We consider an MEC network modelled by an undirected graph with a set V of OpenFlow-enabled access points (APs), OFSs, cloudlets, and a set E of links in the network. Each cloudlet is colocated with an AP node (or an OFS) connected via a high-speed optical cable. Communication delay between cloudlet and directly connected APs is negligible. Cloudlets have the computing and storage capacity to implement various VNFs based on VMs. There is at least one SDN controller taking the role of the brain of the network. SDN controller is responsible for network traffic steering, multicast group management, and placement of VNFs.

In Figure 1, we present an illustrative example of an NFV-enabled MEC network, in which some of the APs/OFSs are attached to cloudlets, while the rest nodes are not. VNF-enabled APs/OFSs provide VNF support on behalf of multicasting services. SDN controller is responsible for the management of APs/OFSs, while the source node produces streaming and provides the information of group members. All those entities connect to the Internet. All the links could be direct physical links or virtual links.

3.2. Cost Model of NFV-Enabled QoS Multicast Routing

For real-time service, QoS multicast routing is essential to provide high-quality service. In this paper, our study achieves the objective that is constructing multicast tree with NFV support and meeting QoS constraints. For QoS guarantee, we mainly consider the QoS service in two aspects: delay constraints and bandwidth constraints.

Delay constraints: it is assumed that Pk is a set of unicast routes from source Sk to destination Dk in the multicast graph. Path denotes the path from Sk to a destination. The maximal delay is incurred by the largest end-to-end delay of pm. Then, we can define the transmission delay using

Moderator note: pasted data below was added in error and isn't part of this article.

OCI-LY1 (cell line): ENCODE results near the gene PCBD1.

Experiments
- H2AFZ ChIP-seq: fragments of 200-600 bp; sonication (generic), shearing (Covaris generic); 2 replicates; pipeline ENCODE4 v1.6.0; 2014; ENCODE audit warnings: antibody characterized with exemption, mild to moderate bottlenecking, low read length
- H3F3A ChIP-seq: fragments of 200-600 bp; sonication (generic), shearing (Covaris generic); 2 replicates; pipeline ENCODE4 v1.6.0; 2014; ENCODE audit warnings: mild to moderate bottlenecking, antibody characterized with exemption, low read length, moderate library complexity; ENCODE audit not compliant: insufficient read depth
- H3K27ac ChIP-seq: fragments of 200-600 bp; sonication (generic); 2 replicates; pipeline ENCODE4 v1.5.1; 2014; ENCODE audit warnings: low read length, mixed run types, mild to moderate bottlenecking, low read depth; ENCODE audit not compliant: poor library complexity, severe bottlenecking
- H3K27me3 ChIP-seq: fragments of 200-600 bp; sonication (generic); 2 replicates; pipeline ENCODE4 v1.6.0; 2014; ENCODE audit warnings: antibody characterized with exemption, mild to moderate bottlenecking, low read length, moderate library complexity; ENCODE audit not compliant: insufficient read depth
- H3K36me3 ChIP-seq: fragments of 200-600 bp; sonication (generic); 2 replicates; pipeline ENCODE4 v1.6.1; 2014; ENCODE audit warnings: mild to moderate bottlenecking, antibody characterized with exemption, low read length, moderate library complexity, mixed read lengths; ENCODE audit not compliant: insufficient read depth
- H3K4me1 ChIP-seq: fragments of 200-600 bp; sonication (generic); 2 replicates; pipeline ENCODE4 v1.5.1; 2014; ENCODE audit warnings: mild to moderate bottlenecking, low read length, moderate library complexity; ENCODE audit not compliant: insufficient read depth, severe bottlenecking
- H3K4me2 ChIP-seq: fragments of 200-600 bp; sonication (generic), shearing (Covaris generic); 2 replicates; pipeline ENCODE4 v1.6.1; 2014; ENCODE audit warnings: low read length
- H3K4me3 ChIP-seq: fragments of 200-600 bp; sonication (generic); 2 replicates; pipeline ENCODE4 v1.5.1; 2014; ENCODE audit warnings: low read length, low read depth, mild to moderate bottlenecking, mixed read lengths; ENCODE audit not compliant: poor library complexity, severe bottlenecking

Without loss of generality, it is assumed that the processing delay of path p, denoted by, is proportional to the data rate of the flow. The processing delay may be different, since the computational consumption of each VNF is disparate. Besides, the processing delay of VNF and legacy routers is also discrepant. Generally, the functionality implemented by hardware is much faster than implemented by software. Therefore, can be deduced by the sum of processing delay of each VNF and legacy routers, denoted bywhere and are given proportional factors for each VNF processing delay and legacy network device processing delay, respectively.

Finally, we obtain the maximum delay dk of the multicast tree, depicted in equation (3). To meet the delay demand of service k, dk should be lower than delay threshold ; that is, .

Bandwidth constraints: denote by bp the available bandwidth of a path from source Sk to destination Dk. Denote by bm the minimum bandwidth of a multicast tree. Then, bp and bm can be calculated by equations (4) and (5)

Demand bandwidth Bk should be larger than bm; that is, .

Instantiating a new VNF instance consumes both computing and storage resources. The cost of setting up a new VNF is denoted by . Unit data processing cost using an existing instance of function fk in cloudlet is indicated by. Then, the processing cost of a service with data rate rk is . Notice that, the placement of VNFs on different cloudlets may result in different cost. Let nins be the number of newly created instances for fk,i in cloudlet , while next is the number of existing instances to process data on behalf of fk,i.

The total operational cost for k-th multicast service is represented by the sum of the cost of setting up new VNFs and the processing cost of k-th service with data rate rk.